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Education and fertility: an investigation on Italian families

  • Aldieri, Luigi
  • Vinci, Concetto Paolo

In this paper we analyse the correlation between the level of education and the number of children in Italy. We select 10,720 Italian families from the 2004-2007 European Union Statistics on Income and Living Conditions (EU-SILC) dataset. Our dependent variable is represented by the number of children ever born to each respondent. Since the number of children ever born is a count variable, Poisson regression is the suitable statistical procedure used to conduct the empirical analysis. First, we estimate the correlation between the female’s education and her number of children, and then we use also partner’s education to take into account the family dimension. Furthermore, in the context of fertility, zero observations might be due either to the choice not to have children or to impossibility to become a mother. For this reason, we adopt also a more appropriate tool, that is a Zero-Inflated Poisson regression. From the empirical results, we may observe a significant negative correlation between the level of education and the number of children.

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Paper provided by University Library of Munich, Germany in its series MPRA Paper with number 31392.

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Date of creation: 10 Jun 2011
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Handle: RePEc:pra:mprapa:31392
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  1. SandraE. Black & PaulJ. Devereux & KjellG. Salvanes, 2008. "Staying in the Classroom and out of the maternity ward? The effect of compulsory schooling laws on teenage births," Economic Journal, Royal Economic Society, vol. 118(530), pages 1025-1054, 07.
  2. Lucia Breierova & Esther Duflo, 2004. "The Impact of Education on Fertility and Child Mortality: Do Fathers Really Matter Less Than Mothers?," NBER Working Papers 10513, National Bureau of Economic Research, Inc.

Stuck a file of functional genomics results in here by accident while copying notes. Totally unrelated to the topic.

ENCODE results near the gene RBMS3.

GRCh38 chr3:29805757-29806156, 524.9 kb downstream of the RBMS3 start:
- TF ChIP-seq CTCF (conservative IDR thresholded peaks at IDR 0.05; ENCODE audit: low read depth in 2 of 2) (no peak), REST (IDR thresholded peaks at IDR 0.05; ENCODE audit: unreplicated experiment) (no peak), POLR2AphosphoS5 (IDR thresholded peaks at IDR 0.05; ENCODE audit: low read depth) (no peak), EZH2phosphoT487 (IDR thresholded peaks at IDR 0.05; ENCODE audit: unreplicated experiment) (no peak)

3. Monstad, Karin & Propper, Carol & Salvanes, Kjell G, 2008. "Education and Fertility: Evidence from a Natural Experiment," CEPR Discussion Papers 6816, C.E.P.R. Discussion Papers.
  4. Una Okonkwo Osili & Bridget Terry Long, 2007. "Does Female Schooling Reduce Fertility? Evidence from Nigeria," NBER Working Papers 13070, National Bureau of Economic Research, Inc.
  5. Aldieri, Luigi & Vinci, Concetto Paolo, 2010. "An investigation of the relation between the number of children and education in Italy," MPRA Paper 28534, University Library of Munich, Germany.
  6. Winkelmann, Rainer & Zimmermann, Klaus F, 1995. " Recent Developments in Count Data Modelling: Theory and Application," Journal of Economic Surveys, Wiley Blackwell, vol. 9(1), pages 1-24, March.
  7. Luigi Aldieri & Adriana Barone & Concetto Paolo Vinci, 2006. "Human capital and fertility decisions in Italy: a microeconometric analysis of ECHP data," Brussels Economic Review, ULB -- Universite Libre de Bruxelles, vol. 49(4), pages 281-292.
  8. Justin McCrary & Heather Royer, 2006. "The Effect of Female Education on Fertility and Infant Health: Evidence from School Entry Policies Using Exact Date of Birth," NBER Working Papers 12329, National Bureau of Economic Research, Inc.
  9. Luigi ALDIERI & Adriana BARONE & Concetto Paolo VINCI, 2010. "Education and Second Birth Risks in Italy," Rivista Internazionale di Scienze Sociali, Vita e Pensiero, Pubblicazioni dell'Universita' Cattolica del Sacro Cuore, vol. 118(4), pages 417-432.
  10. Jan M. Hoem & Alexia Prskawetz & Gerda R. Neyer, 2001. "Autonomy or conservative adjustment? The effect of public policies and educational attainment on third births in Austria," MPIDR Working Papers WP-2001-016, Max Planck Institute for Demographic Research, Rostock, Germany.
  11. Kirdar, Murat & Meltem, Dayioglu & Ismet, Koc, 2016. "The Effect of Compulsory Schooling Laws on Teenage Marriage and Births in Turkey," MPRA Paper 72119, University Library of Munich, Germany.
  12. Kimura, Masako & Yasui, Daishin, 2007. "Occupational choice, educational attainment, and fertility," Economics Letters, Elsevier, vol. 94(2), pages 228-234, February.
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